Marathon's US$700 million Delaware bolt-on acquisition
On March 21, Marathon bought 21,000 net acres in the Delaware Basin for US$700 million from Black Mountain Oil & Gas and other private sellers. The deal comes soon after Marathon entered the Permian through a US$1.1 billion deal with BC Operating. Our analysis examine the deal and weigh the potential risks and benefits of expanding Marathon's acreage.
We value the deal at US$549 million, a 22% discount to the consideration. The US$32,500 per acre price tag is also higher than other recent deals in the area. However, when combined with the BC Operating transaction, the aggregate cost to Marathon is US$22,000 per acre. This is on par with other deals in Eddy and Lea counties, namely ExxonMobil's recent acquisition, which was priced at roughly US$20,000 per acre.
Although the deal is expensive relative to other northern Delaware acquisitions, this is a sound, strategic move that helps Marathon build scale in the basin and bring some continuity to a fragmented acreage position. With the acquisition, Marathon will increase its position to 91,000 net acres in the Permian Basin, including 21,000 net acres spread across Eddy and Lea counties, New Mexico. The acreage is currently prospective for six shale intervals in the Wolfcamp Western Frontier and Bone Spring Western Fairway sub-plays, which have the lowest breakevens in the northern Delaware Basin. We also expect the number of potential long lateral locations to increase to 50%.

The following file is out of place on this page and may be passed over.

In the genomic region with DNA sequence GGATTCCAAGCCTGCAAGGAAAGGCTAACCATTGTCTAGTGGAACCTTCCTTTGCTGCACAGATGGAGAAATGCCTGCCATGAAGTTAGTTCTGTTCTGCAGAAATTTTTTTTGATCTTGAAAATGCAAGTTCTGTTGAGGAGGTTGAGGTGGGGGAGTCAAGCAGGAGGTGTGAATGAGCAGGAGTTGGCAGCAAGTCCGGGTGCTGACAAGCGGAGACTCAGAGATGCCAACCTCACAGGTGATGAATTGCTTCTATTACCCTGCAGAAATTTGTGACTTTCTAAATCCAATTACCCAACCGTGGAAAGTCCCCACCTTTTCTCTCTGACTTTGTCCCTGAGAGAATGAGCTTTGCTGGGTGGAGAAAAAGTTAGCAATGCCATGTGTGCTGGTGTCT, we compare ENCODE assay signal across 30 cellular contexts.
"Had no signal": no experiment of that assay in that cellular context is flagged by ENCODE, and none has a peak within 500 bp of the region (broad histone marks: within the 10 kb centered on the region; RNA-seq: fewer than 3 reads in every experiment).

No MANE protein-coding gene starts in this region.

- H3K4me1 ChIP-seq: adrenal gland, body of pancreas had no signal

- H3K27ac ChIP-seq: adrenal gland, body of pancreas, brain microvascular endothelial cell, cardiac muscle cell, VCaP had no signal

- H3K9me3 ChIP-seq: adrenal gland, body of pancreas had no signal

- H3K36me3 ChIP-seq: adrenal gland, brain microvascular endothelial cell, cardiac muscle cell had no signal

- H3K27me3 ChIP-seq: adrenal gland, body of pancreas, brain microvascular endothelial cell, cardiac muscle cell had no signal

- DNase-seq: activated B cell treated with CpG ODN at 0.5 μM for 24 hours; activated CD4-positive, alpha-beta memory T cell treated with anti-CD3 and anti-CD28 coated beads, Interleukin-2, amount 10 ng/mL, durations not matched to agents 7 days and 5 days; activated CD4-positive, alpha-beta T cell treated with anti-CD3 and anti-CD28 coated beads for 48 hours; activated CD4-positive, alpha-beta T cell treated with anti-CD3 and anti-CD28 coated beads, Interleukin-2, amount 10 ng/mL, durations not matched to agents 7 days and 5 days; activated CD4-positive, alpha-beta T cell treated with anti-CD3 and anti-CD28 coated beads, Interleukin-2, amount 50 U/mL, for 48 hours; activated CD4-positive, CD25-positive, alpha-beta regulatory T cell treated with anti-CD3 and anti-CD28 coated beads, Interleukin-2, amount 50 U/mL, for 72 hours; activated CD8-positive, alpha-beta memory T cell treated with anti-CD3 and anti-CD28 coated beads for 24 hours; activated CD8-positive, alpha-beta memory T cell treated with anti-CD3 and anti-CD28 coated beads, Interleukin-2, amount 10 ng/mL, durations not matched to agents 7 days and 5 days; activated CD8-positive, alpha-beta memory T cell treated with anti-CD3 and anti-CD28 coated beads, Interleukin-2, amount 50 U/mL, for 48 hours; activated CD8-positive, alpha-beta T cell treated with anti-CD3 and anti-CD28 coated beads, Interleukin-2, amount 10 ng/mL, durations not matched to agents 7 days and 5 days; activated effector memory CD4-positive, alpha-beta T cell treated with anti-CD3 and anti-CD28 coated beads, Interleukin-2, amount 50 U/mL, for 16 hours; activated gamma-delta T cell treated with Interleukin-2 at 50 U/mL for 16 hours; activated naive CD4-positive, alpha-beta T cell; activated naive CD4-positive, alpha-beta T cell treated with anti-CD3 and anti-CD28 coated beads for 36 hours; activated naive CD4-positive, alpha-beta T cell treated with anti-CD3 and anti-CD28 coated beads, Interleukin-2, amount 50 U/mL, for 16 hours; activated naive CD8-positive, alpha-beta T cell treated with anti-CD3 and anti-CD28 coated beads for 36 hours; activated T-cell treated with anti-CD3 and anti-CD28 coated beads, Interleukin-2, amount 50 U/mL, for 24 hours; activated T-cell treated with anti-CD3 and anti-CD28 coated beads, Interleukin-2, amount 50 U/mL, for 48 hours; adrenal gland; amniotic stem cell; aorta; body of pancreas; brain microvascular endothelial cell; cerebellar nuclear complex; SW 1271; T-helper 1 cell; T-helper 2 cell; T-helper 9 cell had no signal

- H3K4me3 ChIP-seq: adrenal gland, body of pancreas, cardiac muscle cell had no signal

The deal will ensure that Marathon's Permian position has adequate scale in the Northern Delaware, though the company expects incremental growth via additional trades and grassroots leasing. Marathon estimates it now holds almost 600 million boe of risked resource, and near 1.5 billion boe of total resource in the Permian.
However, building greater scale in the Delaware Basin does include risk, especially concerning service cost inflation. With the additional acreage and need for another rig, Marathon may be challenged to keep operating costs down as activity ramps up in the basin.
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